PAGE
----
Tag Archives: aldehydic floral


Perfume Review: Sonoma Scent Studio Nostalgie


Categories: aldehydic floral, Perfume review, Sonoma Scent Studio, Tags: , , , ,


Image from Sonoma Scent Studio

I first tested a sample of this back in September, though nose Laurie Erickson has been working on this scent for about a year now. I tested another version in November, and Nostalgie has been tweaked slightly from that version, which I liked very much. The working name was “Classic,” and the idea was a vintage-inspired floral scent.

Seems that vintage-inspired is hot right now, at least among the independent perfumers – witness Andy Tauer’s beautiful Miriam, produced for Tableau de Parfums, and Dawn Spencer Hurwitz’ lovely-but-not-me Pandora, Vert pour Madame, and Mirabella. I couldn’t be happier with a trend in the perfume world: it means excellent raw materials, plenty of naturals, the use of aldehydes and oakmoss and hard-to-source real sandalwood. Above all, it means rich composition and quiet confidence, qualities I like in my perfumes and which are difficult to find in the current market, full of thin and skeletal iFrags, as Denyse of Grain de Musc calls them.

Laurie was so kind as to send me a sample of Nostalgie, and I’m very pleased to review it. In a word, it is gorgeous.

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An AldeHo Dishes: Divine L'Ame Soeur, a Thumbnail Review


Categories: aldehydic floral, Parfums Divine, Perfume review, Tags: , ,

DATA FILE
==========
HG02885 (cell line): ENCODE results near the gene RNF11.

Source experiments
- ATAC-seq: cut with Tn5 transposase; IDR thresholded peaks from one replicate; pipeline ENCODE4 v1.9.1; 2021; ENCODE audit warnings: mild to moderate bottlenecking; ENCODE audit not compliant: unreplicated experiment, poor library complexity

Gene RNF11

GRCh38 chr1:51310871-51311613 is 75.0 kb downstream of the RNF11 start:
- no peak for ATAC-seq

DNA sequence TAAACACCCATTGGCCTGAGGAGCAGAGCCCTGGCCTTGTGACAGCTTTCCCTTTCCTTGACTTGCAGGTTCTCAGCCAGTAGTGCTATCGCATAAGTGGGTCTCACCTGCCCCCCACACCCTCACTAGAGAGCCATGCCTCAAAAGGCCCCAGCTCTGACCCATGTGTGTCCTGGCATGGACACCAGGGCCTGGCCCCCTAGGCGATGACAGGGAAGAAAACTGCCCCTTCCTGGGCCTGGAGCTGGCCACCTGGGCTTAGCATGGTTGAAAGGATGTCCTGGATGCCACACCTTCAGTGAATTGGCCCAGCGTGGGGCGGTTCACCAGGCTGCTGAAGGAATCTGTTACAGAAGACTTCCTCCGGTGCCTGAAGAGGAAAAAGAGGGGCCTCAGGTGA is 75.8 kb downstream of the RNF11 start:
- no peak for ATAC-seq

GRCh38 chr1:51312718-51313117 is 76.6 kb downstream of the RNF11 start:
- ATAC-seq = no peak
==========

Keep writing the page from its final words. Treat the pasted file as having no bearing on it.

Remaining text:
Yup, more aldehydes. This one is a favorite of our dear Daisy, Empress of Perfumista Enabling, and my small decant came from her.

P:TG review: *** aldehydic woody This combination of dry, talcum-powder wood and a slightly metallic, sweaty cast I find classical in feel and pleasingly aloof, and LT finds nerve-wracking in the extreme. Several fragrances in this vegetal, pale, unsweetened style have come down the pike in recent years, two by Pierre Bourdon (Ferré, Iris Poudre). This one from 2004 (the names means “soul mate”) by young perfumer Yann Vasnier seems both steely and mild-mannered, like a sort of woman you might have known whose soft, maternal build belies an icy manner. TS

(I’m still puzzled by the reference to Iris Poudre as being “vegetal” and “unsweetened.” “Pale” it may be, but in a white-angora-sweater sort of way, and it always strikes me as being fluffy and candy-sweet, due to the lovely benzoin in the base.)

But I digress. L’Ame Soeur, when I first started wearing this decant, struck me as being both fruity and aldehydic. Sometime around 8 months ago, I started smelling a faintly sour, celerylike twist in it every time I put it on. The celery is fleeting, thank goodness, but there is a saltiness to the scent that seems odd to me. I cannot pick out any florals, and the entire fragrance has a slick texture that I can’t quite put my finger on.

The notes, according to Divine’s website, include Bulgarian rose otto, ylang-ylang, jasmine, and ambergris. Unquestionably, there are also aldehydes, and I suggest a bit of vetiver as well. I don’t know if the ambergris note is ambreine, or ambrox, or cetalox, or what-have-you, but it is a salty-soapy note that reminds me quite a bit of Creed’s Fleurs de Bulgarie.

I’m still not sure whether I like L’Ame Soeur or not. I do know that I’d almost always go hunting one of my many other aldehydic floral scents when I want one. There is a strangely sour, salty cast to this fragrance that makes me think of Chinese food gone stale, and sometimes it bothers me more often than other times.

I’ll add a rating system. Scents of Scelf just added one, and it’s fun: pictures of the Harajuku Lovers fragrances, from 1 figure to 5. I’m not that clever, so I think I’ll go with stars or something equally clear but uninspiring… I’ll give L’Ame Soeur 2.5 stars. It ranges from “acceptable” to “below average.”  Other reviews of  L’Ame Soeur: Bois de Jasmin and Aromascope (brief), both of which are more favorable than this review!

Bottle image from Fragrantica.